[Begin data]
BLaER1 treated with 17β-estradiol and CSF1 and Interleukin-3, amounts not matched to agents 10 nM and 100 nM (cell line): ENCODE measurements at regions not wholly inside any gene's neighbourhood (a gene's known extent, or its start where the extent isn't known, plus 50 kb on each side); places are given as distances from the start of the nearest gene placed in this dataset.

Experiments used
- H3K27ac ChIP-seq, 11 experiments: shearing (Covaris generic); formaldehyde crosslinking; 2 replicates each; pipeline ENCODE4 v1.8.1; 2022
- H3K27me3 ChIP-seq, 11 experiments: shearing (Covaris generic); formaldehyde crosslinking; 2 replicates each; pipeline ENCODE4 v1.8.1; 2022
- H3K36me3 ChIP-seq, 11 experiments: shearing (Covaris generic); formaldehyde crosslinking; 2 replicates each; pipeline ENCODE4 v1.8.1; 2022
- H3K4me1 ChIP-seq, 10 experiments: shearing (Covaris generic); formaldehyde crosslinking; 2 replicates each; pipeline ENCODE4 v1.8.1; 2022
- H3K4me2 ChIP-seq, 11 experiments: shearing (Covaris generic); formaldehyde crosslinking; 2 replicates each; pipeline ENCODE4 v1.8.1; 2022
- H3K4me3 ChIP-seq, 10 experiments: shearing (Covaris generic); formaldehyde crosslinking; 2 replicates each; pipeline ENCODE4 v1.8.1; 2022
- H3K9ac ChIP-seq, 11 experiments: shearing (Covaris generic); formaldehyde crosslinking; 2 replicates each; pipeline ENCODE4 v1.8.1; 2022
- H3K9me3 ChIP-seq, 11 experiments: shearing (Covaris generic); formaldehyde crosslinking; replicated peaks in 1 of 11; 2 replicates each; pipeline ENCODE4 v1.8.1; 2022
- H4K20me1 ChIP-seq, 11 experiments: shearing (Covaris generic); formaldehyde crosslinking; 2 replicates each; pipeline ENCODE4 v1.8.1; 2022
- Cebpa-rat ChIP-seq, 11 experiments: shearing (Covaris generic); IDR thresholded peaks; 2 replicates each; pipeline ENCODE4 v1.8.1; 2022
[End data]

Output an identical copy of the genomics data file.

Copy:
BLaER1 treated with 17β-estradiol and CSF1 and Interleukin-3, amounts not matched to agents 10 nM and 100 nM (cell line): ENCODE measurements at regions not wholly inside any gene's neighbourhood (a gene's known extent, or its start where the extent isn't known, plus 50 kb on each side); places are given as distances from the start of the nearest gene placed in this dataset.

Experiments used
- H3K27ac ChIP-seq, 11 experiments: shearing (Covaris generic); formaldehyde crosslinking; 2 replicates each; pipeline ENCODE4 v1.8.1; 2022
- H3K27me3 ChIP-seq, 11 experiments: shearing (Covaris generic); formaldehyde crosslinking; 2 replicates each; pipeline ENCODE4 v1.8.1; 2022
- H3K36me3 ChIP-seq, 11 experiments: shearing (Covaris generic); formaldehyde crosslinking; 2 replicates each; pipeline ENCODE4 v1.8.1; 2022
- H3K4me1 ChIP-seq, 10 experiments: shearing (Covaris generic); formaldehyde crosslinking; 2 replicates each; pipeline ENCODE4 v1.8.1; 2022
- H3K4me2 ChIP-seq, 11 experiments: shearing (Covaris generic); formaldehyde crosslinking; 2 replicates each; pipeline ENCODE4 v1.8.1; 2022
- H3K4me3 ChIP-seq, 10 experiments: shearing (Covaris generic); formaldehyde crosslinking; 2 replicates each; pipeline ENCODE4 v1.8.1; 2022
- H3K9ac ChIP-seq, 11 experiments: shearing (Covaris generic); formaldehyde crosslinking; 2 replicates each; pipeline ENCODE4 v1.8.1; 2022
- H3K9me3 ChIP-seq, 11 experiments: shearing (Covaris generic); formaldehyde crosslinking; replicated peaks in 1 of 11; 2 replicates each; pipeline ENCODE4 v1.8.1; 2022
- H4K20me1 ChIP-seq, 11 experiments: shearing (Covaris generic); formaldehyde crosslinking; 2 replicates each; pipeline ENCODE4 v1.8.1; 2022
- Cebpa-rat ChIP-seq, 11 experiments: shearing (Covaris generic); IDR thresholded peaks; 2 replicates each; pipeline ENCODE4 v1.8.1; 2022